Recruitment is a tough business – for both the job applicant and the recruiter. The wannabe recruit is desperate to land his or her dream job, and the hirer needs to find the best possible candidate for his organization.
The pressure is on both sides, and that can lead to mistakes that could prove costly to both. Our article, 10 Recruitment Mistakes, examines some of the most common errors by recruiters. For the most part these are pitfalls in the process rather than errors of judgment and we give you some tips on how to avoid falling into them.
However, there are some well-documented cases of companies whose executives doubtless have woken in the wee small hours, haunted by unfortunate decisions. Pity Dick Rowe, the Decca record producer who famously turned down The Beatles, or the Toyota manager who wasn't impressed by a young engineer named Soichiro. Undaunted, the engineer decided to set up on his own. What was his full name again? Oh yes, Soichiro Honda.
But there are times when it's the applicant who really ought to have known better. Our article refers to a survey that revealed that almost 60 percent of the employers who took part have caught out candidates lying on their resumés. And some of the fibs are corkers! One can only wonder what made the poor souls believe they'd get away with it.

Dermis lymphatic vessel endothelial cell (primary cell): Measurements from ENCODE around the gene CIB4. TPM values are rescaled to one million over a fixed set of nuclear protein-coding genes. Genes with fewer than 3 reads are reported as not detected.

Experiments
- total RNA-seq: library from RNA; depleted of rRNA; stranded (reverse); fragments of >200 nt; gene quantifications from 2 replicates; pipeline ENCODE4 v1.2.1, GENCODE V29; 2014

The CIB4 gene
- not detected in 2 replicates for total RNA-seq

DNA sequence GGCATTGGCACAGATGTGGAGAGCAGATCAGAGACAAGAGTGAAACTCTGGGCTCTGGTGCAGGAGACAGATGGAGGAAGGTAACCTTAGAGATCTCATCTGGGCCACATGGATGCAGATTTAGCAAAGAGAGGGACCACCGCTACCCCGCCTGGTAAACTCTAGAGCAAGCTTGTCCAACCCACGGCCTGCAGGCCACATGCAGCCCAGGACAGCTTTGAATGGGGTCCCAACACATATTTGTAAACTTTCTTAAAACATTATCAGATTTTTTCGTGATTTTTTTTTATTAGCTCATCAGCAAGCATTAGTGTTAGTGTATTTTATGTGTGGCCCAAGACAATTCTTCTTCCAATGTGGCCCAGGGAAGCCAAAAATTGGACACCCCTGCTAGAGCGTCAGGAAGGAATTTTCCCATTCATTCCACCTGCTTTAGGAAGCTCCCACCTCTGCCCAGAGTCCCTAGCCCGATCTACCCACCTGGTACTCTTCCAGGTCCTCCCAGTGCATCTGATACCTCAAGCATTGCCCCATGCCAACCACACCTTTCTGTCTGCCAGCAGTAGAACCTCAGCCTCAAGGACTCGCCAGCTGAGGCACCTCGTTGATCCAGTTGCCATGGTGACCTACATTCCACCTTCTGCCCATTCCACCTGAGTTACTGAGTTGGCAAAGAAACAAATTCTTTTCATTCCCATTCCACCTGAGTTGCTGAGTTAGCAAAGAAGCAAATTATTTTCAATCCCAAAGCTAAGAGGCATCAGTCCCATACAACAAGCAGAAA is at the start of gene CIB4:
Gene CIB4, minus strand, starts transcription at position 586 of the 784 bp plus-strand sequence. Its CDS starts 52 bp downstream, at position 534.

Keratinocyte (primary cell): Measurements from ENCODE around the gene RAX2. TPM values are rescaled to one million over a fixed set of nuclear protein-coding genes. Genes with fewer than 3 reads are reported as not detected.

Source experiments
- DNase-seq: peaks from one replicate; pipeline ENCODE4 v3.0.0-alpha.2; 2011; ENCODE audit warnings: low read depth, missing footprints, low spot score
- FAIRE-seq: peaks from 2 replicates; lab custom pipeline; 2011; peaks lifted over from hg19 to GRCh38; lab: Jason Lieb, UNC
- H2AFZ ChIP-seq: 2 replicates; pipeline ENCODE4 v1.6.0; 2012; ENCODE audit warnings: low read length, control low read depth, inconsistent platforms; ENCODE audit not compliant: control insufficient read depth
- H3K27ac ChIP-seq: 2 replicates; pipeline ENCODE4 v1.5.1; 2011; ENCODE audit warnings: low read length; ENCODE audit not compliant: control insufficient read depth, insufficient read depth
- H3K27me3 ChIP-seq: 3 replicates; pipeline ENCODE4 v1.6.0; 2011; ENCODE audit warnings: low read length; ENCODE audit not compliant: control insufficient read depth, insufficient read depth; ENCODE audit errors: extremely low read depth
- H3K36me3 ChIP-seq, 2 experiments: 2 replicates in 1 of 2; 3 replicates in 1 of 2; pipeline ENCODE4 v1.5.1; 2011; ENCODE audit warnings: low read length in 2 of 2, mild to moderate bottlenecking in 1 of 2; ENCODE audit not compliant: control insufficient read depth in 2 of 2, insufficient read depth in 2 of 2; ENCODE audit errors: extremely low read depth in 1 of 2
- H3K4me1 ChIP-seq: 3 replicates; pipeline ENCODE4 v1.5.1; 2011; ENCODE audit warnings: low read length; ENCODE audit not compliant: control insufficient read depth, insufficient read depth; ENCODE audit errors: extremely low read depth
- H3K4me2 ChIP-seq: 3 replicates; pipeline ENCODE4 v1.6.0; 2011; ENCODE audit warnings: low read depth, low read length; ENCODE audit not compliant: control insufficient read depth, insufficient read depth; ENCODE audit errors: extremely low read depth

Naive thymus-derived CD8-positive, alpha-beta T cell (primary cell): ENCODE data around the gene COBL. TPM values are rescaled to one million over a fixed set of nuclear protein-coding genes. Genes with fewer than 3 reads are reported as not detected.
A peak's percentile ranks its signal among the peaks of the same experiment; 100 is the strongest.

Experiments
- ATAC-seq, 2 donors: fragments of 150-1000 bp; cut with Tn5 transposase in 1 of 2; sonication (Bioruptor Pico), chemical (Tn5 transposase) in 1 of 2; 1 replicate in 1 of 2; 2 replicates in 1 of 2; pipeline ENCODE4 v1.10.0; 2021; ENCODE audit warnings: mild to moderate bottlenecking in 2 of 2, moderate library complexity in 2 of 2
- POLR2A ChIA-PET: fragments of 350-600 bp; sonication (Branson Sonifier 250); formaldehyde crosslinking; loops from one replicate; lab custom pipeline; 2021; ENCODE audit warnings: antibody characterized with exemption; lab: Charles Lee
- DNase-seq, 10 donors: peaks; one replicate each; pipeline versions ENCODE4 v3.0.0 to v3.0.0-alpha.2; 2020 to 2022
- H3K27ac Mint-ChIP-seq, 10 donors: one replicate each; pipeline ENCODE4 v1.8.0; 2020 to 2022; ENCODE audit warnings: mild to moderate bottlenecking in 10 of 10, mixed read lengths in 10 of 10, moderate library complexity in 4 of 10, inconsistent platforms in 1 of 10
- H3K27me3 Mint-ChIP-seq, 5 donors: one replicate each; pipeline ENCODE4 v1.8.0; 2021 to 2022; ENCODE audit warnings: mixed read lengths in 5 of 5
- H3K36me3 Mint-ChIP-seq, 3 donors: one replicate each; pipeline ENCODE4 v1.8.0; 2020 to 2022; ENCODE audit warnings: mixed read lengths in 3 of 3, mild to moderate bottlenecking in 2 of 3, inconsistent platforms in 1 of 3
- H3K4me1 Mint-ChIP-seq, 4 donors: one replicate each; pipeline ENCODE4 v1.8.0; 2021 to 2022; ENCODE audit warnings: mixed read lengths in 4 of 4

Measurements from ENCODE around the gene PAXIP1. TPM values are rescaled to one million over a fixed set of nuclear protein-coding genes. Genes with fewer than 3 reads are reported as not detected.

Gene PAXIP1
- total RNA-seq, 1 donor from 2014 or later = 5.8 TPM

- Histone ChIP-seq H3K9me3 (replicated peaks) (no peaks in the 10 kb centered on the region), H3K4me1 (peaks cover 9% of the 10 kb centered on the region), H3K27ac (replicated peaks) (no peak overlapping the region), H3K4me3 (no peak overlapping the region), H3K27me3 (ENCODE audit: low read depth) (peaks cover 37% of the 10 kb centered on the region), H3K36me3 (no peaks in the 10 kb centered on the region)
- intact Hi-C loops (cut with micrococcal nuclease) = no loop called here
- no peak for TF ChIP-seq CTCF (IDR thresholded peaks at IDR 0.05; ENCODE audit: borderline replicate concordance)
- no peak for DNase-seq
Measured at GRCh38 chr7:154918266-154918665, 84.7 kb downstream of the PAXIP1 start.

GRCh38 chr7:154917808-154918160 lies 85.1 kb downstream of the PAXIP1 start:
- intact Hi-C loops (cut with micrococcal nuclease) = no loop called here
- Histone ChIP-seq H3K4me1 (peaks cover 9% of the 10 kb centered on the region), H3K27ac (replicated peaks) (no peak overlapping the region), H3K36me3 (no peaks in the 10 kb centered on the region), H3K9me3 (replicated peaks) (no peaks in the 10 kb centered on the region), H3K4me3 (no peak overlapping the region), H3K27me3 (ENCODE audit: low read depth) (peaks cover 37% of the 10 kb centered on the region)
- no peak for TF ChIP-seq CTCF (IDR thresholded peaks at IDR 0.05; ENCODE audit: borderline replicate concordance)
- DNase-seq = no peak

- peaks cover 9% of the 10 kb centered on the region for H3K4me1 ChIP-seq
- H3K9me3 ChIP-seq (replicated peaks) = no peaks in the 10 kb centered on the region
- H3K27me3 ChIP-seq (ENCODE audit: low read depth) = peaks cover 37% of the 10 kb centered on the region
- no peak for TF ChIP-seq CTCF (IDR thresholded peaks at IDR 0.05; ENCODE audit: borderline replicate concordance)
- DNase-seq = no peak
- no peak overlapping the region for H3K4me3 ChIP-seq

The survey, commissioned by U.S. recruitment specialist CareerBuilder™, lists some of the most memorable lies unearthed by prospective employers. It includes false claims to be an Olympic medalist, a basketball champion, and an assistant to a prime minister – in a country that does not have a prime minister!
Some of the lies could generously be described as "embellishment" of the truth. These candidates were rumbled, but could score points for trying. One interviewer discovered that a "construction supervisor's" only experience was building a backyard dog house. Another applicant claimed to have 25 years' work experience – at the age of 32.
In a competitive job market, job hunters will want to portray themselves in the most positive light. But, while we may chuckle at what some people have been prepared to put on their resumés, dishonesty can have serious consequences. If you are caught, it will damage your reputation and future employment prospects. If you do get a job because of lies on your resumé, chances are you'll get found out, as you might not be able to actually do the job and will have to answer some uncomfortable questions from your employer. Honesty is the best policy!
Have you ever caught out someone who has lied on their resumé? Share your experiences in the comments section, below.